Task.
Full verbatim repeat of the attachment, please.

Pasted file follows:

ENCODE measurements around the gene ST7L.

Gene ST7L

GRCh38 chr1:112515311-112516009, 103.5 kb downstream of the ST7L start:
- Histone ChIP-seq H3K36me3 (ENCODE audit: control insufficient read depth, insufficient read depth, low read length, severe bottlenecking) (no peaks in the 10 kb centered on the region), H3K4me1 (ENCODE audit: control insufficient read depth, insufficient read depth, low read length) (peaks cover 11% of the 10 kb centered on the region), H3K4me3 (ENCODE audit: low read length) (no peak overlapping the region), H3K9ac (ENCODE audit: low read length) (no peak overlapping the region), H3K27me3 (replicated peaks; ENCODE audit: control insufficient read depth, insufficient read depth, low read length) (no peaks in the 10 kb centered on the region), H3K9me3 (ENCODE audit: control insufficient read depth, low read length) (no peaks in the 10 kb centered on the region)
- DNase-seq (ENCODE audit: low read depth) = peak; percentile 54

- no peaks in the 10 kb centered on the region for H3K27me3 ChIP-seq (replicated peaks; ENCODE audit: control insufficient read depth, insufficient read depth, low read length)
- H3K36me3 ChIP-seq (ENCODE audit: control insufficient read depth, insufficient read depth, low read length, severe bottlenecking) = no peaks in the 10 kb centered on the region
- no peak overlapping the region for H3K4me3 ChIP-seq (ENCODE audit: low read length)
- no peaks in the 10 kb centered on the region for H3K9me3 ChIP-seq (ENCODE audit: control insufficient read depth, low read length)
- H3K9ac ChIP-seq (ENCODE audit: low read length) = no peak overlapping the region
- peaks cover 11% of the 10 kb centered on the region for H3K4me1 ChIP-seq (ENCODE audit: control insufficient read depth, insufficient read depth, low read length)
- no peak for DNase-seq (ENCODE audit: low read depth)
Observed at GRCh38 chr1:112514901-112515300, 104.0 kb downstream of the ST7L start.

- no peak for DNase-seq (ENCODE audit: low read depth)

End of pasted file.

ENCODE measurements around the gene ST7L.

Gene ST7L

GRCh38 chr1:112515311-112516009, 103.5 kb downstream of the ST7L start:
- Histone ChIP-seq H3K36me3 (ENCODE audit: control insufficient read depth, insufficient read depth, low read length, severe bottlenecking) (no peaks in the 10 kb centered on the region), H3K4me1 (ENCODE audit: control insufficient read depth, insufficient read depth, low read length) (peaks cover 11% of the 10 kb centered on the region), H3K4me3 (ENCODE audit: low read length) (no peak overlapping the region), H3K9ac (ENCODE audit: low read length) (no peak overlapping the region), H3K27me3 (replicated peaks; ENCODE audit: control insufficient read depth, insufficient read depth, low read length) (no peaks in the 10 kb centered on the region), H3K9me3 (ENCODE audit: control insufficient read depth, low read length) (no peaks in the 10 kb centered on the region)
- DNase-seq (ENCODE audit: low read depth) = peak; percentile 54

- no peaks in the 10 kb centered on the region for H3K27me3 ChIP-seq (replicated peaks; ENCODE audit: control insufficient read depth, insufficient read depth, low read length)
- H3K36me3 ChIP-seq (ENCODE audit: control insufficient read depth, insufficient read depth, low read length, severe bottlenecking) = no peaks in the 10 kb centered on the region
- no peak overlapping the region for H3K4me3 ChIP-seq (ENCODE audit: low read length)
- no peaks in the 10 kb centered on the region for H3K9me3 ChIP-seq (ENCODE audit: control insufficient read depth, low read length)
- H3K9ac ChIP-seq (ENCODE audit: low read length) = no peak overlapping the region
- peaks cover 11% of the 10 kb centered on the region for H3K4me1 ChIP-seq (ENCODE audit: control insufficient read depth, insufficient read depth, low read length)
- no peak for DNase-seq (ENCODE audit: low read depth)
Observed at GRCh38 chr1:112514901-112515300, 104.0 kb downstream of the ST7L start.

- no peak for DNase-seq (ENCODE audit: low read depth)